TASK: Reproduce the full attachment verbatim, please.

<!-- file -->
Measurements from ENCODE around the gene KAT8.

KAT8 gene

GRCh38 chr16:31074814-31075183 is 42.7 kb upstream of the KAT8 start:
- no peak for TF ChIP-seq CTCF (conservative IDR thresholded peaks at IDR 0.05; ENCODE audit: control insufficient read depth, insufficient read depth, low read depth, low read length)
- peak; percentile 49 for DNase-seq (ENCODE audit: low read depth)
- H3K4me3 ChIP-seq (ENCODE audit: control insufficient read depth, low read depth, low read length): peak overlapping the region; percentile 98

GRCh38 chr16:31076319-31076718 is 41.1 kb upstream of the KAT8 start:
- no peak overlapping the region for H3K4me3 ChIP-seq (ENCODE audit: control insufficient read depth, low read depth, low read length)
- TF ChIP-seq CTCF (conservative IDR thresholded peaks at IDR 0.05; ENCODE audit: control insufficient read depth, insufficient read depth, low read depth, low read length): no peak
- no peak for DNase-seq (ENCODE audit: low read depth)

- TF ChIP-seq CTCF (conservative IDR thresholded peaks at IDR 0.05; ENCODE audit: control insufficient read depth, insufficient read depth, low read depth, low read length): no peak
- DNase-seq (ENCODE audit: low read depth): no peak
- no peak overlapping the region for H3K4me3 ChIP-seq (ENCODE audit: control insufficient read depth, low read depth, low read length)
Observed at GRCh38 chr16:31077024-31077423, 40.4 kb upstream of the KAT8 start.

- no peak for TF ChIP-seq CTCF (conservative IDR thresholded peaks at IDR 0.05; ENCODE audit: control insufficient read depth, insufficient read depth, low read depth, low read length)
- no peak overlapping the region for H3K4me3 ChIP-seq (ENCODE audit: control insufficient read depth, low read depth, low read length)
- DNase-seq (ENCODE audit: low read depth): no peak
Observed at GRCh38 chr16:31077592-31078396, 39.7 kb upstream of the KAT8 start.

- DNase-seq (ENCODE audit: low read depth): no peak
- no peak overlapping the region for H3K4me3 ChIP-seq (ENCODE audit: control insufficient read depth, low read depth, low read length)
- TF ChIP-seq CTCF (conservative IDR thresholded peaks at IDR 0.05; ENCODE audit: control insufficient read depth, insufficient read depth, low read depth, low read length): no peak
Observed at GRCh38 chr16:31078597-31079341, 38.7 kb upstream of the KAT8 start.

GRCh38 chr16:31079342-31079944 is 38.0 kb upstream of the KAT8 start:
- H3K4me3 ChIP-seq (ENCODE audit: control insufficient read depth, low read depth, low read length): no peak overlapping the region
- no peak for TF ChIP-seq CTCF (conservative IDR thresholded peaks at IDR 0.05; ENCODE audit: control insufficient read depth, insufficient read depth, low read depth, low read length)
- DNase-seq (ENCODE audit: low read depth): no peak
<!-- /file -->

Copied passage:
Measurements from ENCODE around the gene KAT8.

KAT8 gene

GRCh38 chr16:31074814-31075183 is 42.7 kb upstream of the KAT8 start:
- no peak for TF ChIP-seq CTCF (conservative IDR thresholded peaks at IDR 0.05; ENCODE audit: control insufficient read depth, insufficient read depth, low read depth, low read length)
- peak; percentile 49 for DNase-seq (ENCODE audit: low read depth)
- H3K4me3 ChIP-seq (ENCODE audit: control insufficient read depth, low read depth, low read length): peak overlapping the region; percentile 98

GRCh38 chr16:31076319-31076718 is 41.1 kb upstream of the KAT8 start:
- no peak overlapping the region for H3K4me3 ChIP-seq (ENCODE audit: control insufficient read depth, low read depth, low read length)
- TF ChIP-seq CTCF (conservative IDR thresholded peaks at IDR 0.05; ENCODE audit: control insufficient read depth, insufficient read depth, low read depth, low read length): no peak
- no peak for DNase-seq (ENCODE audit: low read depth)

- TF ChIP-seq CTCF (conservative IDR thresholded peaks at IDR 0.05; ENCODE audit: control insufficient read depth, insufficient read depth, low read depth, low read length): no peak
- DNase-seq (ENCODE audit: low read depth): no peak
- no peak overlapping the region for H3K4me3 ChIP-seq (ENCODE audit: control insufficient read depth, low read depth, low read length)
Observed at GRCh38 chr16:31077024-31077423, 40.4 kb upstream of the KAT8 start.

- no peak for TF ChIP-seq CTCF (conservative IDR thresholded peaks at IDR 0.05; ENCODE audit: control insufficient read depth, insufficient read depth, low read depth, low read length)
- no peak overlapping the region for H3K4me3 ChIP-seq (ENCODE audit: control insufficient read depth, low read depth, low read length)
- DNase-seq (ENCODE audit: low read depth): no peak
Observed at GRCh38 chr16:31077592-31078396, 39.7 kb upstream of the KAT8 start.

- DNase-seq (ENCODE audit: low read depth): no peak
- no peak overlapping the region for H3K4me3 ChIP-seq (ENCODE audit: control insufficient read depth, low read depth, low read length)
- TF ChIP-seq CTCF (conservative IDR thresholded peaks at IDR 0.05; ENCODE audit: control insufficient read depth, insufficient read depth, low read depth, low read length): no peak
Observed at GRCh38 chr16:31078597-31079341, 38.7 kb upstream of the KAT8 start.

GRCh38 chr16:31079342-31079944 is 38.0 kb upstream of the KAT8 start:
- H3K4me3 ChIP-seq (ENCODE audit: control insufficient read depth, low read depth, low read length): no peak overlapping the region
- no peak for TF ChIP-seq CTCF (conservative IDR thresholded peaks at IDR 0.05; ENCODE audit: control insufficient read depth, insufficient read depth, low read depth, low read length)
- DNase-seq (ENCODE audit: low read depth): no peak